SD farm kid launches exciting cattle industry career | TSLN.com

SD farm kid launches exciting cattle industry career

Amanda Nolz

Lacey CaffeeThis is one of many photos Lacey took for Derek Jungels for the Memories in the Making club calf sale Memorial Day Weekend.

It’s no secret that the current cattle markets are less than ideal. With escalating input costs in the beef cattle business, it is becoming increasingly impossible for the next generation to stay involved in production agriculture. More often than not, farm and ranch kids are leaving home in pursuit of higher paying jobs in large cities, and who could blame them? Agriculture is a tough career choice, one that requires round-the-clock attention and long days of hard labor.

However, a growing number of young people are finding a way to be involved in production agriculture while pursuing exciting careers that help supplement their cattle businesses. So, is it possible to have your cake and eat it, too? For Lacey Caffee, who grew up on her family’s cattle operation near Wessington Springs, SD, having a career and staying involved in beef production is an option that she didn’t always dream possible.

It’s no secret that the current cattle markets are less than ideal. With escalating input costs in the beef cattle business, it is becoming increasingly impossible for the next generation to stay involved in production agriculture. More often than not, farm and ranch kids are leaving home in pursuit of higher paying jobs in large cities, and who could blame them? Agriculture is a tough career choice, one that requires round-the-clock attention and long days of hard labor.

However, a growing number of young people are finding a way to be involved in production agriculture while pursuing exciting careers that help supplement their cattle businesses. So, is it possible to have your cake and eat it, too? For Lacey Caffee, who grew up on her family’s cattle operation near Wessington Springs, SD, having a career and staying involved in beef production is an option that she didn’t always dream possible.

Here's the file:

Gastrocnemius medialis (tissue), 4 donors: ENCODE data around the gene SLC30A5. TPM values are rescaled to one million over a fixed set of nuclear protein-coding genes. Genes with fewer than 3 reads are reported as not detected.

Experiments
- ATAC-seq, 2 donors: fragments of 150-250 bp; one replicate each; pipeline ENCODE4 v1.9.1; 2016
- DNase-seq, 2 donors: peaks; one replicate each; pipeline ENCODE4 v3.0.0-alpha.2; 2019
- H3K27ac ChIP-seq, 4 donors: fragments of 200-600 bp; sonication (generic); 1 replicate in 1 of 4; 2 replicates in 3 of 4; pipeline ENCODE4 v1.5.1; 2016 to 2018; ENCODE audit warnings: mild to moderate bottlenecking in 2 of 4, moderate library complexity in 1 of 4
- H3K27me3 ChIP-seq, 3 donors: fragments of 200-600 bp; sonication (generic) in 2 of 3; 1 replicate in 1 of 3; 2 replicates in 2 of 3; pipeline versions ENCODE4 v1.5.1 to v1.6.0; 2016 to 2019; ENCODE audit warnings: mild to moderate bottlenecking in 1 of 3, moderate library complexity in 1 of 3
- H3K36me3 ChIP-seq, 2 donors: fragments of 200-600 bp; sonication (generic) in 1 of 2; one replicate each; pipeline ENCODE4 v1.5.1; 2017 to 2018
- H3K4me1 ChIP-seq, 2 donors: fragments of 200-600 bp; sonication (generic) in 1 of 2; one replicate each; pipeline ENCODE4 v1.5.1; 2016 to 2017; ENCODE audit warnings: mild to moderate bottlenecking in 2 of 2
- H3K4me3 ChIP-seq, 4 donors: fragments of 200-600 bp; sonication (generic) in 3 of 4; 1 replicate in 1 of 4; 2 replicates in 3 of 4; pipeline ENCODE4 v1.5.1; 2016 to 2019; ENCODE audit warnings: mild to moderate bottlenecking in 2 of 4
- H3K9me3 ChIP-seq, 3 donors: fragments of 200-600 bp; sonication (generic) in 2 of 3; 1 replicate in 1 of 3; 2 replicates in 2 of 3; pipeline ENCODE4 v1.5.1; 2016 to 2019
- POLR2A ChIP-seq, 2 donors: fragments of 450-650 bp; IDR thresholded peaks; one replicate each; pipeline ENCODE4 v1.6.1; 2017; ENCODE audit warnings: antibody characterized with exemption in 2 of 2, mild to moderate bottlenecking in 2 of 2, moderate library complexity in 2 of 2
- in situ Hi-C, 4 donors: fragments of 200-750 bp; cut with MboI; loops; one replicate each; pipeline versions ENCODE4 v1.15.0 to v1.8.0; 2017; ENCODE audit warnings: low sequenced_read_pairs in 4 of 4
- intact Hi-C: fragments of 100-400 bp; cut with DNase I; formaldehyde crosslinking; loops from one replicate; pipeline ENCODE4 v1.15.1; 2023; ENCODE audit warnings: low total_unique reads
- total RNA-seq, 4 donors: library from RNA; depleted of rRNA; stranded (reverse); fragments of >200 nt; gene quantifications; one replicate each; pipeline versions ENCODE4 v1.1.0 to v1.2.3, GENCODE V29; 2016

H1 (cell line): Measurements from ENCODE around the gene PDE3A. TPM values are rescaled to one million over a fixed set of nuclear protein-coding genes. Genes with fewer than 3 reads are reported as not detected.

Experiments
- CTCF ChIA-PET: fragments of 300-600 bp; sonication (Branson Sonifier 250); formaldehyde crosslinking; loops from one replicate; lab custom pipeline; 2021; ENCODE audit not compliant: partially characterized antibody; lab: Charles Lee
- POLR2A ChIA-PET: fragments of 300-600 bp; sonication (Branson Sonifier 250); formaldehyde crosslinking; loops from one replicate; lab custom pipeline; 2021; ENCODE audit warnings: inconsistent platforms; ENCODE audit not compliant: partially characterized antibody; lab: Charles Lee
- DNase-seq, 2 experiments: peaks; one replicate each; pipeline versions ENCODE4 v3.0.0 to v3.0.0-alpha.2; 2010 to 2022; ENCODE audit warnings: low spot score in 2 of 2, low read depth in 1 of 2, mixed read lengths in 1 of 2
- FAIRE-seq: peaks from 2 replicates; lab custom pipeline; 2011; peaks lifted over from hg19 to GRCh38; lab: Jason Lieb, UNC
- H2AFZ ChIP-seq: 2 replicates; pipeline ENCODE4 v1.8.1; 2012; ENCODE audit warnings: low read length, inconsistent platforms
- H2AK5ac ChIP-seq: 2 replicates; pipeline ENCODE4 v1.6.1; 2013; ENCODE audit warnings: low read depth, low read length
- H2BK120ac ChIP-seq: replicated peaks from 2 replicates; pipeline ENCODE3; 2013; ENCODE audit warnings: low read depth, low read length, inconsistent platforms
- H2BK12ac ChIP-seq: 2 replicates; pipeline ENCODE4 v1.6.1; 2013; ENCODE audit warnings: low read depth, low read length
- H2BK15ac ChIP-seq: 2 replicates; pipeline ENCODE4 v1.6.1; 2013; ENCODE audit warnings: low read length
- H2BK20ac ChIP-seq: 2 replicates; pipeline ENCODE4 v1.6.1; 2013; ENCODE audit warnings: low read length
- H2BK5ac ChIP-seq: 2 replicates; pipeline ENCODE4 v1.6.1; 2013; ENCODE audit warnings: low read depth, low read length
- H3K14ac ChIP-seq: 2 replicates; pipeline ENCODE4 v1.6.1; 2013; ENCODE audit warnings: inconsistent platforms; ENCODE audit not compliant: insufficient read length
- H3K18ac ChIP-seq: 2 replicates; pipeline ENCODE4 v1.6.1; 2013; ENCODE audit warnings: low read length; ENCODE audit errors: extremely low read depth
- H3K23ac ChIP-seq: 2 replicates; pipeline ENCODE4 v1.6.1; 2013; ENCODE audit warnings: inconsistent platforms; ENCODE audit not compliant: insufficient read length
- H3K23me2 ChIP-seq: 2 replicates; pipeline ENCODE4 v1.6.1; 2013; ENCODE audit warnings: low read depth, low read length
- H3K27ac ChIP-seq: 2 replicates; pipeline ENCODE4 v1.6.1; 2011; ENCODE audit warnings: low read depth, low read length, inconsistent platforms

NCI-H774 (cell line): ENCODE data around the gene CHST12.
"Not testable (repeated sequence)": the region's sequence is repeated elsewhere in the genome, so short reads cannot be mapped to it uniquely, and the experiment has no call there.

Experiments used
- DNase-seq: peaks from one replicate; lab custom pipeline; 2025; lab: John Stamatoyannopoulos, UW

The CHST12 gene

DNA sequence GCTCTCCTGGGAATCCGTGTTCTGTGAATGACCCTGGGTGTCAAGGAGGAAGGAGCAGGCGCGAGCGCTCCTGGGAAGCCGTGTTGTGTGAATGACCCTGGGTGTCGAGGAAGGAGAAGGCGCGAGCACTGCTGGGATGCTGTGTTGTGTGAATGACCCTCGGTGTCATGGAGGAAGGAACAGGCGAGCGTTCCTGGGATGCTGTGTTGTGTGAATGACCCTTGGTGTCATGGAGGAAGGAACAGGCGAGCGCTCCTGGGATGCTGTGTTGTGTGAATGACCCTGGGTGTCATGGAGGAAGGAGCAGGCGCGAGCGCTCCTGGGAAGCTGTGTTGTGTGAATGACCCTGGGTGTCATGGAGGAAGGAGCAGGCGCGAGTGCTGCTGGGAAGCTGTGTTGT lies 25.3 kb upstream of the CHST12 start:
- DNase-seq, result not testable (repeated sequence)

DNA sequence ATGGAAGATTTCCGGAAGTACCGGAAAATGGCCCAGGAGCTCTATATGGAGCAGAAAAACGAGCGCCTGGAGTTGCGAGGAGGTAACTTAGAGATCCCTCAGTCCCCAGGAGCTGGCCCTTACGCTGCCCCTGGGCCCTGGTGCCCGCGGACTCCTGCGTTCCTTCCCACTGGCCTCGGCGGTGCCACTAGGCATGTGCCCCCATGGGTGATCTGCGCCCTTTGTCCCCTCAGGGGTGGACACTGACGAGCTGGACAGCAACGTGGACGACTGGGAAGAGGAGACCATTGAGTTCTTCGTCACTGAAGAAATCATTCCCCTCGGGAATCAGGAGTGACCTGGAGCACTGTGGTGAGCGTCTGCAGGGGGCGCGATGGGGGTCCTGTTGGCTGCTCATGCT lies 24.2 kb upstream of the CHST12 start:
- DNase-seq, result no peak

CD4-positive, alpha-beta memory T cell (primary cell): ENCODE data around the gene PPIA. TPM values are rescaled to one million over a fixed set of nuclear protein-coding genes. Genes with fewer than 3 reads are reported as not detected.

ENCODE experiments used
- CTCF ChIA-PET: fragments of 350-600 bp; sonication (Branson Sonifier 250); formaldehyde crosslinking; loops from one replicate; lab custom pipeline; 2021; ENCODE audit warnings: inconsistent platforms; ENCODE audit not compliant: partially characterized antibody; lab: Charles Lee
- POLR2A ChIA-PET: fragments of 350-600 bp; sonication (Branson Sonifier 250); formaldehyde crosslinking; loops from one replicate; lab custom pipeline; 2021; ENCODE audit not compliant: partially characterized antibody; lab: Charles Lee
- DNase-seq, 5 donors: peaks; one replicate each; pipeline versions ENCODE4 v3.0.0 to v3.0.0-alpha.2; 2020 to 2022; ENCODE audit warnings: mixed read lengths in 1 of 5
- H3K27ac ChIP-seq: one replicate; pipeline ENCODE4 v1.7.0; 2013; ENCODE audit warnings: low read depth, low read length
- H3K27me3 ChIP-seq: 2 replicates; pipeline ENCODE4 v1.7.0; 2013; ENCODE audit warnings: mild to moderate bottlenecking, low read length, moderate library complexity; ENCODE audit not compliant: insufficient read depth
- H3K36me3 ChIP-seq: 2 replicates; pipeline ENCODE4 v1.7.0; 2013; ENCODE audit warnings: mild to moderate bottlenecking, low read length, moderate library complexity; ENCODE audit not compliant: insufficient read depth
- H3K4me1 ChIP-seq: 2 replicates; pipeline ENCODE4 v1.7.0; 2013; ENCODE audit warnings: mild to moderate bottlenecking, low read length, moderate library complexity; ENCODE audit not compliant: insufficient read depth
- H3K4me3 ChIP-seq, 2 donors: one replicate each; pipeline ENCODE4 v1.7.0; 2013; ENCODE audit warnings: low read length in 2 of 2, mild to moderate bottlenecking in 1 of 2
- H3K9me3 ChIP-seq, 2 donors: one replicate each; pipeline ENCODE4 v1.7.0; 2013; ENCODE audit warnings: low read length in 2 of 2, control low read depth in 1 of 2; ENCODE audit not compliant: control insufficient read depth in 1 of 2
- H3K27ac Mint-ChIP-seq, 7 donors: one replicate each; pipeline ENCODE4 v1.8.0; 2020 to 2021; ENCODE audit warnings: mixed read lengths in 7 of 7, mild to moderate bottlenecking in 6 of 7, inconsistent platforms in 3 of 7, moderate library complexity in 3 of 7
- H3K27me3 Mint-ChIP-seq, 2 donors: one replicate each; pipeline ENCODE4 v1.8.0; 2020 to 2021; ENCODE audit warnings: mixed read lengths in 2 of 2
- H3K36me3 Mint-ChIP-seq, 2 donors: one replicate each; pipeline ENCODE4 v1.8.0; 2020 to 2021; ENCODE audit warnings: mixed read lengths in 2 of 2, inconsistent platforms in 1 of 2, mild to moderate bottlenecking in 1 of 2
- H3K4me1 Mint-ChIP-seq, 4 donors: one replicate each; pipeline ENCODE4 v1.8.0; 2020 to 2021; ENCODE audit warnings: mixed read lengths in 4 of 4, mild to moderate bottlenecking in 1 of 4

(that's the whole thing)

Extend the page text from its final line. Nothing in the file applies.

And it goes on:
It’s no secret that the current cattle markets are less than ideal. With escalating input costs in the beef cattle business, it is becoming increasingly impossible for the next generation to stay involved in production agriculture. More often than not, farm and ranch kids are leaving home in pursuit of higher paying jobs in large cities, and who could blame them? Agriculture is a tough career choice, one that requires round-the-clock attention and long days of hard labor.

However, a growing number of young people are finding a way to be involved in production agriculture while pursuing exciting careers that help supplement their cattle businesses. So, is it possible to have your cake and eat it, too? For Lacey Caffee, who grew up on her family’s cattle operation near Wessington Springs, SD, having a career and staying involved in beef production is an option that she didn’t always dream possible.

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It’s no secret that the current cattle markets are less than ideal. With escalating input costs in the beef cattle business, it is becoming increasingly impossible for the next generation to stay involved in production agriculture. More often than not, farm and ranch kids are leaving home in pursuit of higher paying jobs in large cities, and who could blame them? Agriculture is a tough career choice, one that requires round-the-clock attention and long days of hard labor.

However, a growing number of young people are finding a way to be involved in production agriculture while pursuing exciting careers that help supplement their cattle businesses. So, is it possible to have your cake and eat it, too? For Lacey Caffee, who grew up on her family’s cattle operation near Wessington Springs, SD, having a career and staying involved in beef production is an option that she didn’t always dream possible.